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Leonerasaurus: 11 Facts You Won’t Believe!

Contents

The Leonerasaurus is a new sauropodomorph dinosaur that was named by Alberto Garrido, Ignacio A. Cerda, and Diego Pol. The fossils were recovered from the Las Leoneras foundation in Argentina and were not of the complete body of the Leonerasaurus. After studying the fossils, it was concluded that they belonged to the Early Jurassic period and would be really helpful in understanding the evolution of the early sauropodomorphs, different than a sauropod.

Leonerasaurus Interesting Facts

How do you pronounce 'Leonerasaurus'?

The name Leonerasaurus is pronounced as 'Le-o-ne-rah-sore-us'.

What type of dinosaur was a Leonerasaurus?

The Leonerasaurus is a new Sauropodomorph dinosaur that was a herbivore and belonged to the early Jurassic period. They were considered very important to understand the evolution of dinosaurs, especially sauropods through the different ages.

In which geological period did the Leonerasaurus roam the earth?

The Leonerasaurus belonged to the Early Jurassic period and was thought to have lived in Argentina, South America.

When did the Leonerasaurus become extinct?

The Leonerasaurus were said to have been alive during the Early Jurassic period which was almost 174-190 million years ago. They have been deemed important in order to understand the evolution of dinosaurs.

Where did a Leonerasaurus live?

The Leonerasaurus preferred to live in grasslands according to the fossils found in Las Leoneras, Argentina.

What was a Leonerasaurus‘s habitat?

The Leonerasaurus were terrestrial creatures that were also herbivore animals. They lived on the land where they could get their food easily.

Who did a Leonerasaurus live with?

Since there is an individual, partial skeleton found of these dinosaurs, it is unclear as to how they moved, in herds or individually.

How long did a Leonerasaurus live?

Although the lifespan of the dinosaur is unknown, they belonged to the Sauropodomorph dinosaurs species. The lifespan of sauropods was about 300 years.

How did they reproduce?

 It is unclear as to how they reproduced.

Leonerasaurus Fun Facts

What did a Leonerasaurus look like?

The Leonerasaurus is a new sauropodomorph dinosaur. Part of the skull (teeth, right dentary), neck, vertebrae, parts of the shoulder and hip were found. Along with that, some limb bones were also found. The characteristic features of these dinosaurs were about 8.2 ft (2.5 m) long and 3.2 ft (1 m) tall with a weight of about 154 lb (69.8 kg).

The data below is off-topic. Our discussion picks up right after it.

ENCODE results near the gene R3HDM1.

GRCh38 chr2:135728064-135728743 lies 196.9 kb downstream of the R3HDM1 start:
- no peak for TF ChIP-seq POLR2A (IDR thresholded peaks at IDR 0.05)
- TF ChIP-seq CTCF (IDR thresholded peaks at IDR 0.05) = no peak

Leonerasaurus was actually a non-sauropod Sauropodomorph dinosaur.

How many bones did a Leonerasaurus have?

Only parts of the vertebrae, shoulder, limb bones and teeth have been recovered. Therefore, the number of bones in its body is unknown.

How did they communicate?

The method of communication for these dinosaurs is unknown.

How big was a Leonerasaurus?

According to the fossils that were recovered, the height of the Leonerasaurus was about 3.2 ft (1 m) and the length of the animal was about 8.2 ft (2.5 m). This made the animal a medium-sized creature and was significantly smaller than T-Rex.

How fast could a Leonerasaurus move?

The movement of the Leonerasaurus is unknown.

How much did a Leonerasaurus weigh?

The weight of the Leonerasaurus is about 154 lb (69.8 kg).

What were the male and female names of the species?

There were no specific names given to the male and female species of the Leonerasaurus.

What would you call a baby Leonerasaurus?

There was no name given to a baby Leonerasaurus.

What did they eat?

The Leonerasaurus were herbivore animals that ate plants and trees.

How aggressive were they?

It is not known whether the creatures were actually aggressive.

Did You Know...

The name Leonerasaurus was given by Diego Pol, Alberto Garrido and Ignacio A. Cerda after the place they were discovered from, Las Leoneras.

The surface texture of the dinosaurs is similar to basal sauropodomorph dinosaurs rather than true sauropods. The strength is not clear. It is also not clear how strong their teeth were.

*We've been unable to source an image of Leonerasaurus and have used an image of Titanoceratops instead. If you are able to provide us with a royalty-free image of Leonerasaurus, we would be happy to credit you. Please contact us at [email protected]

*We've been unable to source an image of Leonerasaurus and have used an image of Edmontosaurus instead. If you are able to provide us with a royalty-free image of Leonerasaurus, we would be happy to credit you. Please contact us at [email protected]

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